22. 22. Findings:Why students engaged in reflectionDeveloping and planning positive changesRecognising and responding to stressGaining new personal insight „…Another study …compared self-efficacy with stress as anxiety may depress self-efficacy judgments of students. I feel that I too have experienced this as when I feel stressed about doing something my confidence and ability to do the said task decreases… [So], I organize myself in such a way so to try and minimize stress levels and I start my essays in advance so not to still be writing it out on the day it is due to be handed in. I have found that being organised and reflecting on my diary from previous weeks is beneficial to me adapting to university life and my studies.‟ (5, 2-17)
    23. 23. Findings:Why students engaged in reflectionDeveloping and planning positive changesRecognising and responding to stressGaining new personal insight „Higher efficacy links to greater academic performance‟ (Lane and Lane, 2001). Self-efficacy affects success as it has a great influence on what we choose to do and how we behave towards these choices….. I find it a lot easier to participate in CJ tutorials and in turn will put in more effort into preparing for them. I have realized now that this is the wrong attitude, even just reading back what I have written in this essay. I don‟t feel very clever when I walk into a law tutorial. I know that to build my confidence up I need to work harder on my preparation so I can follow what is being said in the tutorial. (48, 33-55)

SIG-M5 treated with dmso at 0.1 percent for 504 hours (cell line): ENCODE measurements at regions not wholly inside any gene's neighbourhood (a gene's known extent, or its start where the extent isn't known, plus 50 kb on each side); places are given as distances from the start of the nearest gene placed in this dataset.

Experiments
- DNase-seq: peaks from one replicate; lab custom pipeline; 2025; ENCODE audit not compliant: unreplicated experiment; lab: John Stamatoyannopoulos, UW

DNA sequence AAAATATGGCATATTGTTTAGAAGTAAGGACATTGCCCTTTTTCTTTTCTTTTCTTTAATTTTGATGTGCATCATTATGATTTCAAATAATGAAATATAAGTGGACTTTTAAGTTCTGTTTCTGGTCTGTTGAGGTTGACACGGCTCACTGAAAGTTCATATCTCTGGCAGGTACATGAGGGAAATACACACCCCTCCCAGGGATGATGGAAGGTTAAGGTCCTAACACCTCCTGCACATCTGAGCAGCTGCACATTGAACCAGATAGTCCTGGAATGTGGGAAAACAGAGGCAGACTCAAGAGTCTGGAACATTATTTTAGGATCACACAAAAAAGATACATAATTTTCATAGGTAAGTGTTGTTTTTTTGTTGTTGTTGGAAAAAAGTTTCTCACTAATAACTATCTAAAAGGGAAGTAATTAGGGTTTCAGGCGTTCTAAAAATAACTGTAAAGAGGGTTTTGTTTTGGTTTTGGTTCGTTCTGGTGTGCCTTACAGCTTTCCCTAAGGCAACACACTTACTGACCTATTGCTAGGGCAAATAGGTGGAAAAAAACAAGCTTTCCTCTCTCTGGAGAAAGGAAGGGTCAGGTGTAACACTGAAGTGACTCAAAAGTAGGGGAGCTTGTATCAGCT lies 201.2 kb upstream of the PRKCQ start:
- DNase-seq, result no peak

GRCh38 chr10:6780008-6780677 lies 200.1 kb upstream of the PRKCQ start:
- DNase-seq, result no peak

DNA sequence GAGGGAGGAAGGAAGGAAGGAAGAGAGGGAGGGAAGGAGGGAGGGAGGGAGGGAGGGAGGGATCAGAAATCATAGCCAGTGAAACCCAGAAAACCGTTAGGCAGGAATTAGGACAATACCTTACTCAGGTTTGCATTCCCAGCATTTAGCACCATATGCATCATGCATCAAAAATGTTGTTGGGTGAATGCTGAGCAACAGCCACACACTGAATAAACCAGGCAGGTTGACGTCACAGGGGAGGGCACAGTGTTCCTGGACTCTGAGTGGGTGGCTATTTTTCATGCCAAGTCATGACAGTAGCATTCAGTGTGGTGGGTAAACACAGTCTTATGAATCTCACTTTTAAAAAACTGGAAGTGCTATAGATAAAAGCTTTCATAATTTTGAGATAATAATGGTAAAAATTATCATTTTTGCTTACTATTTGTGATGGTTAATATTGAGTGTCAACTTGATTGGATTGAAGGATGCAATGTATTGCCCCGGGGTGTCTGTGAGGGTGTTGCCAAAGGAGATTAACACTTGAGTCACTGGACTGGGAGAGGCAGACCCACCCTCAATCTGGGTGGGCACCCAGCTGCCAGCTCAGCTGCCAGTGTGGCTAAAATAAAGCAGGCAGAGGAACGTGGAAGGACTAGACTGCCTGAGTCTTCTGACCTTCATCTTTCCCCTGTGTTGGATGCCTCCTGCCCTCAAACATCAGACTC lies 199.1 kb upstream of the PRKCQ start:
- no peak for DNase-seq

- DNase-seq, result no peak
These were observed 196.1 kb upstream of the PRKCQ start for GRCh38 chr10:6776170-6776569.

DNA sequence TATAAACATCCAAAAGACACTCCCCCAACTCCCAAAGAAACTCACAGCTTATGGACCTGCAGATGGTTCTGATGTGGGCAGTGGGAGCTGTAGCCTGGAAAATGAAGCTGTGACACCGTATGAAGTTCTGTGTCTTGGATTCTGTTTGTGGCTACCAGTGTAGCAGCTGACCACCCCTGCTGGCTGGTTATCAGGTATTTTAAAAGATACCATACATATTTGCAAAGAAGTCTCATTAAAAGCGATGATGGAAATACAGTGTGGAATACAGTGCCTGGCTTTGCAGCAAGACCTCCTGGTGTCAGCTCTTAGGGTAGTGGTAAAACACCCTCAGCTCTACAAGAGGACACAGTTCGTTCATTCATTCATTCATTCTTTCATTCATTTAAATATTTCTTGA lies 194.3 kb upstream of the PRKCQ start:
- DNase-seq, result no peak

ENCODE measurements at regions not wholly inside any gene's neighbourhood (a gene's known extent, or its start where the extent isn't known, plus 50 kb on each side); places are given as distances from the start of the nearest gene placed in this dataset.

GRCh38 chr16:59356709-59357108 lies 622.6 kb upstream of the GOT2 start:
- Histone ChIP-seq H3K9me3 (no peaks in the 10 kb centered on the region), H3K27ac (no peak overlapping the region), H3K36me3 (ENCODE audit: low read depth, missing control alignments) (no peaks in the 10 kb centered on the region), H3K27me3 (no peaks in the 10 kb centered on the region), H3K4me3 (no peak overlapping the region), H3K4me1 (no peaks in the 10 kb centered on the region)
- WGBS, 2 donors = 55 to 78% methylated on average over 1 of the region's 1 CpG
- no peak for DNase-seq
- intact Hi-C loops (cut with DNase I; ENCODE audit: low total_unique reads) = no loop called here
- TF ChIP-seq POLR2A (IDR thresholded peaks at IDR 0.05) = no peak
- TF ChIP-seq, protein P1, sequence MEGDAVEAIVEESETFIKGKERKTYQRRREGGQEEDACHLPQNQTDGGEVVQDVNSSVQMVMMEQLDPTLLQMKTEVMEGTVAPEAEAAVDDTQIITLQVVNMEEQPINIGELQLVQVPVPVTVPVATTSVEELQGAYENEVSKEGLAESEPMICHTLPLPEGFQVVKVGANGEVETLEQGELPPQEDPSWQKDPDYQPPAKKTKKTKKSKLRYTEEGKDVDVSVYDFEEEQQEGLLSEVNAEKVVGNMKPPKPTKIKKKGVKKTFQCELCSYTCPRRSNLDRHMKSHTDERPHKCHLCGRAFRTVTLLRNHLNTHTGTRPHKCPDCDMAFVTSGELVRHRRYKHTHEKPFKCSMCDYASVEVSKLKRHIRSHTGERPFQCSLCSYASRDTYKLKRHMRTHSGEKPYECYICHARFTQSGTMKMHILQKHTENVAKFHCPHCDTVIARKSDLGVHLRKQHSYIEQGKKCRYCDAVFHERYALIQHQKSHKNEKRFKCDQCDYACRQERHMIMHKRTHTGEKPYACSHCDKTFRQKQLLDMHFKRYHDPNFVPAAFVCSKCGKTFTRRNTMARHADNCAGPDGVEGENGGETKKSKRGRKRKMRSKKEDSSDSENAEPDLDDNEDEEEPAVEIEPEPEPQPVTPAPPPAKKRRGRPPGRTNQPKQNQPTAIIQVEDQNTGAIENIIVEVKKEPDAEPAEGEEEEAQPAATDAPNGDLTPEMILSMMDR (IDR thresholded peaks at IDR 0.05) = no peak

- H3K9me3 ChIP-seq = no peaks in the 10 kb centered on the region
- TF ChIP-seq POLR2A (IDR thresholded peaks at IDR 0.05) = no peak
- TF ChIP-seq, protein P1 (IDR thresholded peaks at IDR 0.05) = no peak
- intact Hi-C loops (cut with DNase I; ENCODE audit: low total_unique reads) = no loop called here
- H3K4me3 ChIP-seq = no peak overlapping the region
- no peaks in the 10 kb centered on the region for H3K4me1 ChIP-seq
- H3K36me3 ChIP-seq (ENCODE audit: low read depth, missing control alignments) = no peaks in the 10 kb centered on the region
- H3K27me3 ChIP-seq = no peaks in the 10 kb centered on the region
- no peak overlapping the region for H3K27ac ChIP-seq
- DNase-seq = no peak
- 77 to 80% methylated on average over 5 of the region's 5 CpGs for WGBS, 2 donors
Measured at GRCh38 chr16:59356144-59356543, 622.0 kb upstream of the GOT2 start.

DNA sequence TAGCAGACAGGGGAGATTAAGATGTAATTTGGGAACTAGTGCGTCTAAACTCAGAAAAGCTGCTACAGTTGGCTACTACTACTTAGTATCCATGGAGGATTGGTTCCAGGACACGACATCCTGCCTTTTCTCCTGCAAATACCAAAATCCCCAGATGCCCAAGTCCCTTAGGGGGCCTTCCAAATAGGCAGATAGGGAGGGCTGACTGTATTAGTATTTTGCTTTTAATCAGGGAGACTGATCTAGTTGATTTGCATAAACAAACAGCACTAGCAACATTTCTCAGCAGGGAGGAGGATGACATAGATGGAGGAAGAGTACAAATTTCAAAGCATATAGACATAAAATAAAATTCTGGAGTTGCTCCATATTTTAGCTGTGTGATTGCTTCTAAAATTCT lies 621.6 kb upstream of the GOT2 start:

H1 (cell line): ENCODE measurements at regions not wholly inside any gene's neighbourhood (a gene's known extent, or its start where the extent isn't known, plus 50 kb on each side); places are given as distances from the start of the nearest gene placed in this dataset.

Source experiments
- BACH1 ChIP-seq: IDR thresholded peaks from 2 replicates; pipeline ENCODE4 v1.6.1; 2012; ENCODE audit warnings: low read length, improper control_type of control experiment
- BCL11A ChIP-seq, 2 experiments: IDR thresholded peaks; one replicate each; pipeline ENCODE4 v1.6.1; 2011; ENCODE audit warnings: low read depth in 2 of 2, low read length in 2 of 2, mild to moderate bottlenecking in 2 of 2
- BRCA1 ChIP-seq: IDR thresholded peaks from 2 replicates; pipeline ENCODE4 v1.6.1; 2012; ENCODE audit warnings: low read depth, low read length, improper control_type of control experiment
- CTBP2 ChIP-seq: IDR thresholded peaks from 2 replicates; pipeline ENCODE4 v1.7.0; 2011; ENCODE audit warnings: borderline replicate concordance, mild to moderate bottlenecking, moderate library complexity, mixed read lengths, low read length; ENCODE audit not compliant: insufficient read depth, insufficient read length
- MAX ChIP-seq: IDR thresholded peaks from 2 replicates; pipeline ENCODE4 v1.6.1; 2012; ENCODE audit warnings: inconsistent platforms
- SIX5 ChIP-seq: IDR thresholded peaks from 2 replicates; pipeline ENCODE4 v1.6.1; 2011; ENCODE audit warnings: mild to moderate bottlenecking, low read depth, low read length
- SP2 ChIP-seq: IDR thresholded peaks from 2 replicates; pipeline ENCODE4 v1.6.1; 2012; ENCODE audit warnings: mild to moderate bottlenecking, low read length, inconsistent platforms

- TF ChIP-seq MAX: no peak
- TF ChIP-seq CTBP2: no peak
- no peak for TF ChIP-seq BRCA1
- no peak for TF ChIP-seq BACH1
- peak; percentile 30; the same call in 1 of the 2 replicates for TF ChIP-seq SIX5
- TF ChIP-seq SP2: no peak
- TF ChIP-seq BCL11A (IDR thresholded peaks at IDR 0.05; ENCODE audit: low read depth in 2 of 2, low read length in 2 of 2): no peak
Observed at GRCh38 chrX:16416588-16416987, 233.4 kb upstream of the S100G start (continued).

24. 24. Improving confidence Self-Quality of Dealing withreflection awareness stress literature Formulating positive action Any questions?
    25. 25. What did students do? Assessment „b‟: reflections on groupwork for the poster task Assessment „c‟: reflections on experiences of academia in the first semester Keeping a diary is crucial BUT.... „When I was asked to write a reflective diary I saw no relevance or significance in doing such a task. However, I noticed whilst doing this assignment it became very useful as I came to realise some problems with my current learning style.„(88, 8-12)
    26. 26.  Definition of „diary‟ Is reflection useful for undergraduates? Need for „training‟?Ethical concerns: Can everyone reason about emotions? (Mason, Tyson, Jones & Potts, 2005)